A 25-year-old female Singapore street artist has been arrested for painting “MY GRANDFATHER ROAD” around the city. The vandalism charge could lead to up to three years in jail, and is sparking a debate over the legality and benefits of street art.

Image of one of one the "MY GRANDFATHER ROAD" tags around Singapore.

Singapore-based news organisation AsiaOne states that Samantha Lo is believed to be SKL0, commonly dubbed “The Sticker Lady,” a Singapore guerilla street artist known for her tags and stickers. Lo is the Founder of RCGNTN, an online magazine dedicated to local culture and artists. She was also a content curator for the National Art Gallery, Singapore’s project The Canvas.

The artist is being accused of vandalism, which in Singapore carries the penalty of either a fine of up to SGD2,000 (USD1,570) or up to three years of jail time. Male vandals are also subject to caning. The Singapore Land Transport Authority first filed the police report about the stickers and graffiti that led to the artist’s arrest in her home. Arresting officers also found stencils and stickers there.

Lo has told the media that neither she nor her magazine is responsible for the stickers or graffiti, while fellow RCGNTN writer Yasin Rahim commented that the stickers were freely distributed at their events.

Many fans have rushed to support the street artist, claiming that she is doing a service to the city. There is an online petition to reduce her charge from Vandalism to Miscellaneous Offences (Public Order and Nuisance), which carries a smaller fine and no jail time. The letter also asks the Singapore Ministry of Information, Communication and the Arts to recognise her work as art, opening the dialogue around the legality of street art.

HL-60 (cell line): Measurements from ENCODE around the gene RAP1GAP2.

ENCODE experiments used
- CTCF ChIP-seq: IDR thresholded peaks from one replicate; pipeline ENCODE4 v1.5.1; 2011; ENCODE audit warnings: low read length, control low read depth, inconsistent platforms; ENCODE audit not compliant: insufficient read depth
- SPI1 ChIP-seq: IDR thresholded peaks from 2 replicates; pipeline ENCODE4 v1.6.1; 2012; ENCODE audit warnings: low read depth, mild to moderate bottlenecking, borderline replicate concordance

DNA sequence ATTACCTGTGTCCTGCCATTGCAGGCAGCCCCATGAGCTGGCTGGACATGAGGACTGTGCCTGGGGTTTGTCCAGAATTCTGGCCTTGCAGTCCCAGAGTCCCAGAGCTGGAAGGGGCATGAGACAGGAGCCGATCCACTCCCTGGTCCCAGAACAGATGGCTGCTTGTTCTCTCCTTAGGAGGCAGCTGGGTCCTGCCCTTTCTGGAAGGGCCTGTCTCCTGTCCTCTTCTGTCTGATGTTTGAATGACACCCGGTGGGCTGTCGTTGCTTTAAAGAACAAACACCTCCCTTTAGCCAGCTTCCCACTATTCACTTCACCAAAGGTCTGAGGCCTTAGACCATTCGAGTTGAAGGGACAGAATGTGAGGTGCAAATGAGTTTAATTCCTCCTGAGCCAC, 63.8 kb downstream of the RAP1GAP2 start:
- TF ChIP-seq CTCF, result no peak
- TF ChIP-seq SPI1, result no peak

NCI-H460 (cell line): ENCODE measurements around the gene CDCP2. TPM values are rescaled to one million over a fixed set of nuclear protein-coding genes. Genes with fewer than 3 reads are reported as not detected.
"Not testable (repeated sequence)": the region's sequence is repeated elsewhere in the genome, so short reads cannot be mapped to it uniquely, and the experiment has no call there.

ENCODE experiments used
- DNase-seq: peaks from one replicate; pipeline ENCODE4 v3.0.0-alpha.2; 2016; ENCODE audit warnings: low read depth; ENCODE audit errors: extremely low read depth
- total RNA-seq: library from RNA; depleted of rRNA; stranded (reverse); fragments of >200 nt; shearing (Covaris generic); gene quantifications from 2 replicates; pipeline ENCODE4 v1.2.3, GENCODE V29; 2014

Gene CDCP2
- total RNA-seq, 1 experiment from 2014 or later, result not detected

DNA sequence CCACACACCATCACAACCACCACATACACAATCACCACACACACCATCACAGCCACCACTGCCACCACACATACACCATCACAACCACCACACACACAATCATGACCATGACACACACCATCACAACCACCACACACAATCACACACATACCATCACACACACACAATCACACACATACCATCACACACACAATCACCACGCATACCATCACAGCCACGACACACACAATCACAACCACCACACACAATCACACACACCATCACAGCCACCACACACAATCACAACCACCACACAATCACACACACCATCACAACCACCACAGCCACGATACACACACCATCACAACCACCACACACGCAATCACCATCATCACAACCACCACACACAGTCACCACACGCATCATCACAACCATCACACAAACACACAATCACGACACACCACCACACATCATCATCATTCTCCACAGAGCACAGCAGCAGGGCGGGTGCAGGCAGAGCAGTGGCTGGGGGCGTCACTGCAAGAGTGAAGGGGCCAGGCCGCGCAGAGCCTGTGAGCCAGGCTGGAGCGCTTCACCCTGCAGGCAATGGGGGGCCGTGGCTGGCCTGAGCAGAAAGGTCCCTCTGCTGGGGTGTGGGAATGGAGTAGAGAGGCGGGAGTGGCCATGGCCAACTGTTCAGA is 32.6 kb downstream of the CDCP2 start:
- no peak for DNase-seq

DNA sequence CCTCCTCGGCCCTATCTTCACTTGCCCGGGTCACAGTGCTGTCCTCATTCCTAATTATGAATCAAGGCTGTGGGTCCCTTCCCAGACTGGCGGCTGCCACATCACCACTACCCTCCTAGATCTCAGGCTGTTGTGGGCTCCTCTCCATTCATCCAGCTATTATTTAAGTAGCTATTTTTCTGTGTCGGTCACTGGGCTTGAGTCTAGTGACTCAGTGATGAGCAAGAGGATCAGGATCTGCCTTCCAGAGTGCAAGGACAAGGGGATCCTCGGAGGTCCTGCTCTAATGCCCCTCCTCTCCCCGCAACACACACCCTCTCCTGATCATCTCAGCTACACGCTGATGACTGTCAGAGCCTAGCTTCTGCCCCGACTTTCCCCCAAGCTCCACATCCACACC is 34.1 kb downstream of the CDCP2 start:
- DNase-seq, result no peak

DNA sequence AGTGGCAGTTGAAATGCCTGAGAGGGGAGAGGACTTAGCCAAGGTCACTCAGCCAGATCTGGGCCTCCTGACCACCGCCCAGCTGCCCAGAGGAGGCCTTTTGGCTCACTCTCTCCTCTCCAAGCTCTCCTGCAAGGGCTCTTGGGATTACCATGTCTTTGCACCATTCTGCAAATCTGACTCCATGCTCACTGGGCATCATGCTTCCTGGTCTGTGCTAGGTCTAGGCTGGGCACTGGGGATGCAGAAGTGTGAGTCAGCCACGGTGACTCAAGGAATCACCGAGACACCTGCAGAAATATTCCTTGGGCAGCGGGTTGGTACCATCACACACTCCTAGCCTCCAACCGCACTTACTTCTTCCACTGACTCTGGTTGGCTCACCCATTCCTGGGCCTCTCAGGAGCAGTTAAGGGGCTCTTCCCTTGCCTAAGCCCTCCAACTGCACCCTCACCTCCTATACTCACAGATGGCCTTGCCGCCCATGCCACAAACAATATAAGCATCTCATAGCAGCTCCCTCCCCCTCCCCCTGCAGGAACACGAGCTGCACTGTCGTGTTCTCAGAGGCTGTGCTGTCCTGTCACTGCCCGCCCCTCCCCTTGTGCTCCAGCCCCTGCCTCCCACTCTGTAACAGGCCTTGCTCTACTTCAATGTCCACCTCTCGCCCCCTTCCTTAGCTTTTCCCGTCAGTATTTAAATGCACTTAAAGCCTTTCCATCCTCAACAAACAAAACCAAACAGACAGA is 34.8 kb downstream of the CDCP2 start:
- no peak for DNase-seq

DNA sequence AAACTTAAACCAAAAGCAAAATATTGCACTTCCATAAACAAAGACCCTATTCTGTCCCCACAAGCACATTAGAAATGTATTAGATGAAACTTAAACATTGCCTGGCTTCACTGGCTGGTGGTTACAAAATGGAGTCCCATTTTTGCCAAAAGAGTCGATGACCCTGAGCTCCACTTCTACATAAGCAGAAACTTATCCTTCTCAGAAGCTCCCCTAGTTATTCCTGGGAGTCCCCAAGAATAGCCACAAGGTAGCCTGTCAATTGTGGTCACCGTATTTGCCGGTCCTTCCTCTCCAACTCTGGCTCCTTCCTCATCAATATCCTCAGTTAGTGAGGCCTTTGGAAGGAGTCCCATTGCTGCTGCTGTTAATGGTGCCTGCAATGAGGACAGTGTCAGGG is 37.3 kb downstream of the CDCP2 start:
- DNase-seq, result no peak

Image of one of the controversial stickers around Singapore.

Several Singapore politicians have also jumped to her defense. Nominated Member of Parliament Janice Koh left a note on Lo’s Facebook page comparing the artist to Banksy. She also stressed the importance of lenience for cultural development, saying that “it is almost impossible to talk about developing a culturally vibrant, creative or loveable city without some tolerance for those slightly messy activities that sometimes challenge the rules”. Nicole Seah, a member of Singapore’s National Solidarity Party, commented that the city must be tolerant of “organic, bottom-up creative activities” if it is to progress in the arts.

Twitter user @samRCGNTN, believed to be Lo, posted Tuesday evening, “Hi everyone, I am more than grateful for all the support and I am truly touched.”


Related Topics: street art, art in Singapore, censorship of art

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By Brittney

Brittney is a writer, curator and contemporary art gallerist. Born in Singapore and based in New York City, Brittney maintains a deep interest in the contemporary art landscape of Southeast Asia. This is combined with an equally strong interest in contemporary art from the Asian diasporas, alongside the issues of identity, transmigration and global relations.

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